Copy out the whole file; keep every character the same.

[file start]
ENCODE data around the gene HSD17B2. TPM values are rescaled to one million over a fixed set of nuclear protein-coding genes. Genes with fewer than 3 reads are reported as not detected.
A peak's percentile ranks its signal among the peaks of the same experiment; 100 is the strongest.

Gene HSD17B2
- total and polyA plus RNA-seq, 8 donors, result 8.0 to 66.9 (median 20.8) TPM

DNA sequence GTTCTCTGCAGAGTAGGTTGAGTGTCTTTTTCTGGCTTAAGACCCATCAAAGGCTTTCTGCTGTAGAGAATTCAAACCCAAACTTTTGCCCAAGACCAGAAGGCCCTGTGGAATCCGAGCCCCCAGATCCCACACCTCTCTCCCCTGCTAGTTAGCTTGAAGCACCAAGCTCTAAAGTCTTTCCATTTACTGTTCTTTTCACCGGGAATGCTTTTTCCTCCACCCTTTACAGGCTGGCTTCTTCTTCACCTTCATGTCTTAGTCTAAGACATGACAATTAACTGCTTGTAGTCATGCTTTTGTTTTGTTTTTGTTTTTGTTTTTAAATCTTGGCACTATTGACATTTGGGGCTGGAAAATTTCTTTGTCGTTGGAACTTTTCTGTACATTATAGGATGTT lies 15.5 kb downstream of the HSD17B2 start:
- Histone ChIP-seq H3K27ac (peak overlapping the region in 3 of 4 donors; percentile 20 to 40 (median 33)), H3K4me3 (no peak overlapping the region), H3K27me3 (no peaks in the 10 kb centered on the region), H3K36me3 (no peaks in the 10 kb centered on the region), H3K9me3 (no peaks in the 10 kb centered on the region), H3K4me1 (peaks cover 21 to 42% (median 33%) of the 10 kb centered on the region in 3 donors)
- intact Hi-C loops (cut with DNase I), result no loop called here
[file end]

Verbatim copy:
ENCODE data around the gene HSD17B2. TPM values are rescaled to one million over a fixed set of nuclear protein-coding genes. Genes with fewer than 3 reads are reported as not detected.
A peak's percentile ranks its signal among the peaks of the same experiment; 100 is the strongest.

Gene HSD17B2
- total and polyA plus RNA-seq, 8 donors, result 8.0 to 66.9 (median 20.8) TPM

DNA sequence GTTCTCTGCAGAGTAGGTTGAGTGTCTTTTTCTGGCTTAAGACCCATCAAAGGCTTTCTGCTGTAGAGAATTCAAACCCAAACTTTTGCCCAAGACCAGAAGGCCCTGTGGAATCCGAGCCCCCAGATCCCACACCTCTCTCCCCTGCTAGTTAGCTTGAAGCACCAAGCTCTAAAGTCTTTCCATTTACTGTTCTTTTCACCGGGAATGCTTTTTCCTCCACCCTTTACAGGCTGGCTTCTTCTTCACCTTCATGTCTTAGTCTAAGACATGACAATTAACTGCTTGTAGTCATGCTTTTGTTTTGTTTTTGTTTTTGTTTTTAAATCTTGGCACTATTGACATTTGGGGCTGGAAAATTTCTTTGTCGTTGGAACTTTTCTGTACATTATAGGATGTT lies 15.5 kb downstream of the HSD17B2 start:
- Histone ChIP-seq H3K27ac (peak overlapping the region in 3 of 4 donors; percentile 20 to 40 (median 33)), H3K4me3 (no peak overlapping the region), H3K27me3 (no peaks in the 10 kb centered on the region), H3K36me3 (no peaks in the 10 kb centered on the region), H3K9me3 (no peaks in the 10 kb centered on the region), H3K4me1 (peaks cover 21 to 42% (median 33%) of the 10 kb centered on the region in 3 donors)
- intact Hi-C loops (cut with DNase I), result no loop called here